Before our move to Japan we were complacent. We had just bought a house, we were both comfortable in our careers, and it seemed like we were headed down the road to the start of our middle class life. I want to preface that there is absolutely NOTHING wrong with that, we are extremely fortunate to be started down that road and were happy! However, expat life has taught us that sometimes complacency doesn’t always provide fulfillment. The global mindset that we have embraced has taught us to look at the world through a different lens. It has taught us to not settle, to challenge ourselves, and provided an environment for us to grow. Expat life completely rocked our world in ways that we didn’t know were possible. No amount of prep really prepared us for it, but are definitely stronger because of it.
I’ve blogged a few times about the difficult aspects of expat life and I’ll never minimize that because truly the struggle is real (sorry for the pun), but the more time goes on the easier it becomes. Looking back on those early days in Japan and the absolute panic I would feel when someone would say something to me and all I could do was stare blankly back, the hours I would spend in the grocery store just trying to figure out what I could use, or wandering the streets trying to build up enough courage to go into a restaurant to order lunch, has made me realize how far I’ve actually come. Do I still struggle in Japan? Absolutely! Do I still get homesick? You bet! I think the difference now is that I have the strength and courage to work through it.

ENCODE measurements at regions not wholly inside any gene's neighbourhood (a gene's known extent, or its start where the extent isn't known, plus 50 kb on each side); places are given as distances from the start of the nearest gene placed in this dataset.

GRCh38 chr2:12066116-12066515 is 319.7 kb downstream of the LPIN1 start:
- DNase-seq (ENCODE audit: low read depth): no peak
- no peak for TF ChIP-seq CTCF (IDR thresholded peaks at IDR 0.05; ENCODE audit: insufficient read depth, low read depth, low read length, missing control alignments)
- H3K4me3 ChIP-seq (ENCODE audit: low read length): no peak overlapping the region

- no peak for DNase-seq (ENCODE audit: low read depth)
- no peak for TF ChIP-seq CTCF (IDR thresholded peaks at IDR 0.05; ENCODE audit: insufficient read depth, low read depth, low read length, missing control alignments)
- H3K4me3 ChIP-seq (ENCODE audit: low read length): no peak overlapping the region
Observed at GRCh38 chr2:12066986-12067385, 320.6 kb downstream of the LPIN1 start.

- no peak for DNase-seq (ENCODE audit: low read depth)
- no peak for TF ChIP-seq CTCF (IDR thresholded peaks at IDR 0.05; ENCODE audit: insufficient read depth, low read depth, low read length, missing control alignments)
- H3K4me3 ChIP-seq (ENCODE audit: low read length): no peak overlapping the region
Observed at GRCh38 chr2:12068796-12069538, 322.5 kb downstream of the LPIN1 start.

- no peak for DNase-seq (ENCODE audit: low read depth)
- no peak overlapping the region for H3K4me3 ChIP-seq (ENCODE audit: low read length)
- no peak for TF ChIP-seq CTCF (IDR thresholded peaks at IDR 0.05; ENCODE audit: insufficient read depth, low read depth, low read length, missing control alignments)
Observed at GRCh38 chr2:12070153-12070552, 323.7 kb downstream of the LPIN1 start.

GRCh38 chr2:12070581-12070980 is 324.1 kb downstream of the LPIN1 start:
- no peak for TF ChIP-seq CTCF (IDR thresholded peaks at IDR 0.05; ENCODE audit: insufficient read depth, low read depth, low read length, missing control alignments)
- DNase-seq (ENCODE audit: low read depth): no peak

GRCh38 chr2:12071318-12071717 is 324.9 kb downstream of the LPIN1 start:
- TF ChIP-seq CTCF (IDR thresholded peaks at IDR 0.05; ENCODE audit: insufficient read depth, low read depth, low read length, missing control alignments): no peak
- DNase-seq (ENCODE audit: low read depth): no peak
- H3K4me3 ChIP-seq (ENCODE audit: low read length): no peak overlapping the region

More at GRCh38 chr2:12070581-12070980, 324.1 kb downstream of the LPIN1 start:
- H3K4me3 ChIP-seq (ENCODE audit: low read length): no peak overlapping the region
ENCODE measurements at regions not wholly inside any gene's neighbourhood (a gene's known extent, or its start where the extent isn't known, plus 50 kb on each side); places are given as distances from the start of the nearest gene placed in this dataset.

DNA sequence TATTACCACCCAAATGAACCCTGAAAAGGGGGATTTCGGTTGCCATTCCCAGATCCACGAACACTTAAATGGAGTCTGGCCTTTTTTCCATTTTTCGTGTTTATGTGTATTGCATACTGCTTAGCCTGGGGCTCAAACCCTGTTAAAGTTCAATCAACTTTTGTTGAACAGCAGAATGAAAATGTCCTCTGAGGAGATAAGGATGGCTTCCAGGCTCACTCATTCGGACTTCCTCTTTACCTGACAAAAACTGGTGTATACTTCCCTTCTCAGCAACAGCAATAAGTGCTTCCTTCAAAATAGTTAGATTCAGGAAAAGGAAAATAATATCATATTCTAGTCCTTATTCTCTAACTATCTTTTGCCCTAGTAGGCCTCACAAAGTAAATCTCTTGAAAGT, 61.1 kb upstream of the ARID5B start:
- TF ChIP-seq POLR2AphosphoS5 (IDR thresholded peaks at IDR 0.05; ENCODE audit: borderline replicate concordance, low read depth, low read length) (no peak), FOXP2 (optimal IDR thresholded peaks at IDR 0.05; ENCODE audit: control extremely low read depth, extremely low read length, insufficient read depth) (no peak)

With all that being said (and it’s a lot) this experience has offered me another gift and that is putting all those cultural competency courses from social work school to work. An understanding of people and things that are different than me, maintaining an open mind, and probably the most important of all, allowing me to be the outlier-the minority for once in my life.
Do I feel different? Am I a different person? These are questions I often ask myself and honestly I believe the answer is yes. I’m grateful for this experience because it has opened my mind to view the world differently. It’s offered me a place to explore my ever-growing wanderlust (and the ever-growing list of places I want to visit) as well as an opportunity for growth in an enviroment that I never could have dreamed of. A chance that not many are offered or explore.
As we venture into year two, we plan to take what we’ve learned in year one and run with it. I know that the struggles will still be there and we will never quite fit in. The language barrier will always be a challenge and the constant changes that come with expat life will never go away. We can at least continue with the groove we’ve got going, along with the adventure, the learning, the growing, and taking the good with the bad. I’ve always been a big fan of this Mark Twain quote, but now more than ever does it resonate with me.
“Travel is fatal to prejudice, bigotry, and narrow-mindedness, and many of our people need it sorely on these accounts. Broad, wholesome, charitable views of men and things cannot be acquired by vegetating in one little corner of the earth all one’s lifetime.” -Mark Twain
Honestly, guys it’s so true! Take risks, take a chance, follow that dream! Whatever it is I guerentee that in the end it will be totally worth it! For me this experience has truly been a gift that has opened my mind and challenged me on a level that has only made me stronger.
I’ll end with a few (more like a photo dump) of my favorite memories of our first year in Japan. It’s been one helluva journey so far, but cheers to the start of year two!
Oh and before I go, a throwback to the start of the this adventure, the day we moved to Japan-scared and excited about what adventures were in store for us!
Until next time! Ja Mata じゃまた